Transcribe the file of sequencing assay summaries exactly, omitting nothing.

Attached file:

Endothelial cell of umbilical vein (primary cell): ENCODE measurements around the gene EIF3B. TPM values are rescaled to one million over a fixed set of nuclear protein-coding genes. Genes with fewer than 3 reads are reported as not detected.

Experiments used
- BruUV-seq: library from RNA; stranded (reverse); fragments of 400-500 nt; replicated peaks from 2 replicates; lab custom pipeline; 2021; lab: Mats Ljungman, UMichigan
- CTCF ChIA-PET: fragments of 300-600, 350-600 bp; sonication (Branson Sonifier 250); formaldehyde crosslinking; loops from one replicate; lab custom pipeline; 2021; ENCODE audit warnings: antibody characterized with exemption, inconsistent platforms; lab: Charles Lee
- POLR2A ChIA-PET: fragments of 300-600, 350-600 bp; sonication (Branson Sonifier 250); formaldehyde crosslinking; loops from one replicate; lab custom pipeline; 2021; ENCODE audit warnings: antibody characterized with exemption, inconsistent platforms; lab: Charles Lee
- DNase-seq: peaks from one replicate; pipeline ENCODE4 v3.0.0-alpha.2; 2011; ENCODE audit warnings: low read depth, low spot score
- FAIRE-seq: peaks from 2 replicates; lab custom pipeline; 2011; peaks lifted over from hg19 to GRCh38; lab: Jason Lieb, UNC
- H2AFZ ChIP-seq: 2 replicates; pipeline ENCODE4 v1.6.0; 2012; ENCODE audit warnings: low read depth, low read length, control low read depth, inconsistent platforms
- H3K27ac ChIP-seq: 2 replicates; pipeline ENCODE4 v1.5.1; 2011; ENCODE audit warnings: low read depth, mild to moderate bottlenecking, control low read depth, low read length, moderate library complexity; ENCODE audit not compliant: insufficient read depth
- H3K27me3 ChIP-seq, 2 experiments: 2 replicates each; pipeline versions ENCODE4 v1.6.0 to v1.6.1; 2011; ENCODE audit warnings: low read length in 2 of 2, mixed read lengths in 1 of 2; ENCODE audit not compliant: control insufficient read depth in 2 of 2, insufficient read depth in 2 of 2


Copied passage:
Endothelial cell of umbilical vein (primary cell): ENCODE measurements around the gene EIF3B. TPM values are rescaled to one million over a fixed set of nuclear protein-coding genes. Genes with fewer than 3 reads are reported as not detected.

Experiments used
- BruUV-seq: library from RNA; stranded (reverse); fragments of 400-500 nt; replicated peaks from 2 replicates; lab custom pipeline; 2021; lab: Mats Ljungman, UMichigan
- CTCF ChIA-PET: fragments of 300-600, 350-600 bp; sonication (Branson Sonifier 250); formaldehyde crosslinking; loops from one replicate; lab custom pipeline; 2021; ENCODE audit warnings: antibody characterized with exemption, inconsistent platforms; lab: Charles Lee
- POLR2A ChIA-PET: fragments of 300-600, 350-600 bp; sonication (Branson Sonifier 250); formaldehyde crosslinking; loops from one replicate; lab custom pipeline; 2021; ENCODE audit warnings: antibody characterized with exemption, inconsistent platforms; lab: Charles Lee
- DNase-seq: peaks from one replicate; pipeline ENCODE4 v3.0.0-alpha.2; 2011; ENCODE audit warnings: low read depth, low spot score
- FAIRE-seq: peaks from 2 replicates; lab custom pipeline; 2011; peaks lifted over from hg19 to GRCh38; lab: Jason Lieb, UNC
- H2AFZ ChIP-seq: 2 replicates; pipeline ENCODE4 v1.6.0; 2012; ENCODE audit warnings: low read depth, low read length, control low read depth, inconsistent platforms
- H3K27ac ChIP-seq: 2 replicates; pipeline ENCODE4 v1.5.1; 2011; ENCODE audit warnings: low read depth, mild to moderate bottlenecking, control low read depth, low read length, moderate library complexity; ENCODE audit not compliant: insufficient read depth
- H3K27me3 ChIP-seq, 2 experiments: 2 replicates each; pipeline versions ENCODE4 v1.6.0 to v1.6.1; 2011; ENCODE audit warnings: low read length in 2 of 2, mixed read lengths in 1 of 2; ENCODE audit not compliant: control insufficient read depth in 2 of 2, insufficient read depth in 2 of 2